In October 2015, the Hawkesbury and District General Hospital (HGH) Foundation launched a new major campaign called ACCESS 2018: For our health and our future. The goal of this campaign was to raise $4 million to help provide the hospital with two pieces of state-of-the-art equipment, a CT scanner and a magnetic resonance imaging (MRI) machine.
Thanks to our generous donors, we can say MISSION ACCOMPLISHED! The new CT scanner has been in service since the fall of 2019. (Read the media release.) The new MRI has been available since the summer of 2020.
About medical imaging equipment
Magnetic resonance imaging (MRI) services
MRI is a non-invasive and safe test that replaces procedures such as biopsies and exploratory surgeries. It is now the standard of care in Canada.
- Patients are not exposed to radiation with MRI, and rarely need contrast materials or more invasive tests.
- Having MRI services at HGH eliminates travel and reduces the wait times for treatment. Before the summer of 2020, the closest MRI was 100 km away.
- MRI often reveals problems earlier than other tests. It is used to identify tumours, cancers, internal bleeding, muscle and joint injuries, strokes, diseases of the heart, lungs and blood vessels, and aneurysms.
- We expect to do more than 5,000 MRI exams per year at HGH. We also expect demand for such exams to increase.
Computed tomography (CT) scan services
HGH’s new 128-slice CT scanner has been functional since the fall of 2019. In 2019, nearly 10,000 CT scans were performed at HGH and the need is growing.
- For the more than 1,600 patients in HGH’s Emergency Department, the new scanner will be able to diagnose strokes, head and neck trauma, and internal trauma in a matter of minutes. This will save lives.
- The new scanner will ensure more accurate and detailed medical imaging, with fast results to ensure quick diagnosis and treatment for HGH patients. It is the ‘gold standard’ in CT scanning.
- This sophisticated equipment takes more pictures to provide a 3D cross-sectional image of the body. Greater detail means more accurate diagnosis, detecting smaller abnormalities and diseases, for example bone density, tumours, blood vessel condition, and inflamed, swollen or damaged organs.
- CT scan can be used to map out a patient’s anatomy prior to surgery to provide further detail that will increase precision.
- The new CT scanner allows us to share images with other hospitals when required for patient care.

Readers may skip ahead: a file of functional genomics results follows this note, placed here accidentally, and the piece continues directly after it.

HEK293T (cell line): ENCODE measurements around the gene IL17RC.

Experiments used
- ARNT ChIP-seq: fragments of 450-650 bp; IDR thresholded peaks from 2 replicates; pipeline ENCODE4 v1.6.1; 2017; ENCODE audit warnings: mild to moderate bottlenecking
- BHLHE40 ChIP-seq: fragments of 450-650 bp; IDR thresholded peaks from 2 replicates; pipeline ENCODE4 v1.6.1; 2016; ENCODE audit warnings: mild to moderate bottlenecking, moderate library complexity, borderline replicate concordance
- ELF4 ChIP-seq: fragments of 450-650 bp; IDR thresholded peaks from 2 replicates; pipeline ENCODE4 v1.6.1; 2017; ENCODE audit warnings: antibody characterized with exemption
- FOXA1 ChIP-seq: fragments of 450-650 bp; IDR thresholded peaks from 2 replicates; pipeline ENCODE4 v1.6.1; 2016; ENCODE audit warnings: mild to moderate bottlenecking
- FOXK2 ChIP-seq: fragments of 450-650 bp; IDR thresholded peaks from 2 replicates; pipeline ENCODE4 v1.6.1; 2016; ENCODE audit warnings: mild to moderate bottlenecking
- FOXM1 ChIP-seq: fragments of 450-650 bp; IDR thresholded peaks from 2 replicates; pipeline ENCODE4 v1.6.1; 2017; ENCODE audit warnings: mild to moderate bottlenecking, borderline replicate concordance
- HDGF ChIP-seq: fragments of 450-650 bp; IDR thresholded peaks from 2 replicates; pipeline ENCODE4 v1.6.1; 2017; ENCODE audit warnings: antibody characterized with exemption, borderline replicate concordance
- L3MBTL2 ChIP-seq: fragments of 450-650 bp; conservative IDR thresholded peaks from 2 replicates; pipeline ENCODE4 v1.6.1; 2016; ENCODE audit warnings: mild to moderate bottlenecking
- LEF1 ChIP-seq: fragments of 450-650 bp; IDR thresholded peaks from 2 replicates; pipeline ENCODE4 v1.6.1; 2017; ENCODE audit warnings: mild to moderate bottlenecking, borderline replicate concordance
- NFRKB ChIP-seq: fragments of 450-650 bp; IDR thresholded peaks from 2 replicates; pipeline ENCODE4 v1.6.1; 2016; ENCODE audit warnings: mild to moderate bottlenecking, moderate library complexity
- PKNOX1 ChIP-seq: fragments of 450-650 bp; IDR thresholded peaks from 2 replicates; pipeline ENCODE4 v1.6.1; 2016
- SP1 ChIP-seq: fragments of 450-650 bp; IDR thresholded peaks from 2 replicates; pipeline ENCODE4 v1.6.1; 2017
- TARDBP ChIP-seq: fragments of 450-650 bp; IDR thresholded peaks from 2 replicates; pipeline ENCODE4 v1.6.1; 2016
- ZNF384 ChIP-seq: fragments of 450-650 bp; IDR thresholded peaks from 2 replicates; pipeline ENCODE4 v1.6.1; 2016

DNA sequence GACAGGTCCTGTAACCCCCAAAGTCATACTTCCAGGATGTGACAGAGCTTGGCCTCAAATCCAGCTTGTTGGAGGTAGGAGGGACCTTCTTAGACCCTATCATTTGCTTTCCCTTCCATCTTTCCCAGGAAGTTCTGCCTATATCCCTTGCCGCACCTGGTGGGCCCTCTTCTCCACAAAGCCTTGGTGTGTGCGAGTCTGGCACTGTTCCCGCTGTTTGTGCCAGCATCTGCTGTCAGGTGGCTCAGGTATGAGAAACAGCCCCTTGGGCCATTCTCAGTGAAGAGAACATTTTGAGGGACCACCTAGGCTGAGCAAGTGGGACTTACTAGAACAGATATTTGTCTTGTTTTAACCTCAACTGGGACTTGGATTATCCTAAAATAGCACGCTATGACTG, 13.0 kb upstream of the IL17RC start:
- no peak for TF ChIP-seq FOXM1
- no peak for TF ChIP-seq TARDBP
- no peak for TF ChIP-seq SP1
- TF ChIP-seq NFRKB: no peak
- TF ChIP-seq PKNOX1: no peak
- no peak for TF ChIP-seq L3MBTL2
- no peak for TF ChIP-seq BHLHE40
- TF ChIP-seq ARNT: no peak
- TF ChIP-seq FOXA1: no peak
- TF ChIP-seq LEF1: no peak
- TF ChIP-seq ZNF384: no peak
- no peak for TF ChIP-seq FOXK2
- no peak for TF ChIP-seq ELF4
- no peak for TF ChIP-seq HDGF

It took nine years of travelling back and forth to Ottawa for MRI scans before Johanne Ménard finally received a diagnosis of multiple sclerosis (MS) and Lupus. “Stress” is the word she uses most to describe the ordeal.
She had to be there half an hour in advance of the appointment time, which could be any time of day from 5 a.m. to 9 p.m. Rush hour traffic had to be taken into account as well as weather conditions, which sometimes meant going the night before in case of a snowstorm. Missing an appointment was not an option, since there was a six-month waiting list to get in.
And then there was the financial burden: gas, parking, meals, wear and tear on a vehicle, and having someone with her for comfort during the tests.
Johanne also knows the value of receiving care closer to home, having had surgeries at HGH, minutes from her home. Her experience was great. “I was treated with respect and I never felt like a number.”
This is what inspired her to join the HGH Foundation Board.
“I offered my help as a way to tell them thank you. I was so satisfied with everything they did for me. Even when I was scared, I was very confident. We are very lucky to have a good hospital here.”
For Johanne, new imaging equipment is a big plus – for patients, for the hospital and physicians, and for the community. “As a patient, having the equipment in Hawkesbury will change my life – it will be a relief. Travelling to have tests is awful and being sick is already stressful enough. It will be so good for all patients. It is not a luxury to have these machines at HGH – it is a must to serve our community.” – Johanne Ménard
We’re always happy to hear about the people and the community we serve. To share your story, please contact us.
Access 2018 Campaign cabinet
We will forever be grateful to the following business and community leaders who were committed to the success of the Access 2018 Campaign and the realization of our ambitious $4 million goal.
- Dr. Jean Fairfield, Campaign Chair
- Daniel Brunet
- Joanne Ladouceur-Crête
- Nathalie Ladouceur
- Jeannine Lefebvre
- Dr. Julie Maranda
- Sébastien Racine
- Roman Remenda
- Sylvain Roy
HGH Foundation staff
- Pierre-Luc Byham, then Executive Director
- Erin Tabakman, then Donor Relations Officer